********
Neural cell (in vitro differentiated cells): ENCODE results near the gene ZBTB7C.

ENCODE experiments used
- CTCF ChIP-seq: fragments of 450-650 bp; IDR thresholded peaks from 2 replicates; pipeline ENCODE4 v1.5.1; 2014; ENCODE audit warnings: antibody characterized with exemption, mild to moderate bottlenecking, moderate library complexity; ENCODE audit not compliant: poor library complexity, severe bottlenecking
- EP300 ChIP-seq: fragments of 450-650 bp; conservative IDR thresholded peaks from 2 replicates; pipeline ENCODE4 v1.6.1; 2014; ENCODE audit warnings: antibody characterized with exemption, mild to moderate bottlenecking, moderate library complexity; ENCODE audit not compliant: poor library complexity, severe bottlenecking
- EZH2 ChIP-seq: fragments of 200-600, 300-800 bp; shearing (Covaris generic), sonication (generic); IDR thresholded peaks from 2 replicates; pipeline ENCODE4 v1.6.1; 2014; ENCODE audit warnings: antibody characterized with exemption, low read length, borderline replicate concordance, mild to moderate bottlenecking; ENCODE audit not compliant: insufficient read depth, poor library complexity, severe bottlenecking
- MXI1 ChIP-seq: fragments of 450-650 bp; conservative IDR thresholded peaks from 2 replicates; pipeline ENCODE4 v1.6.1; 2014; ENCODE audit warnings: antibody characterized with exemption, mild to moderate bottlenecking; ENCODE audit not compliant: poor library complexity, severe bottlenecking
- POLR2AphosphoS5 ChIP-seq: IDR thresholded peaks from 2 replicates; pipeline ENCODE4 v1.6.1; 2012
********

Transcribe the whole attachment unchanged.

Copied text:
Neural cell (in vitro differentiated cells): ENCODE results near the gene ZBTB7C.

ENCODE experiments used
- CTCF ChIP-seq: fragments of 450-650 bp; IDR thresholded peaks from 2 replicates; pipeline ENCODE4 v1.5.1; 2014; ENCODE audit warnings: antibody characterized with exemption, mild to moderate bottlenecking, moderate library complexity; ENCODE audit not compliant: poor library complexity, severe bottlenecking
- EP300 ChIP-seq: fragments of 450-650 bp; conservative IDR thresholded peaks from 2 replicates; pipeline ENCODE4 v1.6.1; 2014; ENCODE audit warnings: antibody characterized with exemption, mild to moderate bottlenecking, moderate library complexity; ENCODE audit not compliant: poor library complexity, severe bottlenecking
- EZH2 ChIP-seq: fragments of 200-600, 300-800 bp; shearing (Covaris generic), sonication (generic); IDR thresholded peaks from 2 replicates; pipeline ENCODE4 v1.6.1; 2014; ENCODE audit warnings: antibody characterized with exemption, low read length, borderline replicate concordance, mild to moderate bottlenecking; ENCODE audit not compliant: insufficient read depth, poor library complexity, severe bottlenecking
- MXI1 ChIP-seq: fragments of 450-650 bp; conservative IDR thresholded peaks from 2 replicates; pipeline ENCODE4 v1.6.1; 2014; ENCODE audit warnings: antibody characterized with exemption, mild to moderate bottlenecking; ENCODE audit not compliant: poor library complexity, severe bottlenecking
- POLR2AphosphoS5 ChIP-seq: IDR thresholded peaks from 2 replicates; pipeline ENCODE4 v1.6.1; 2012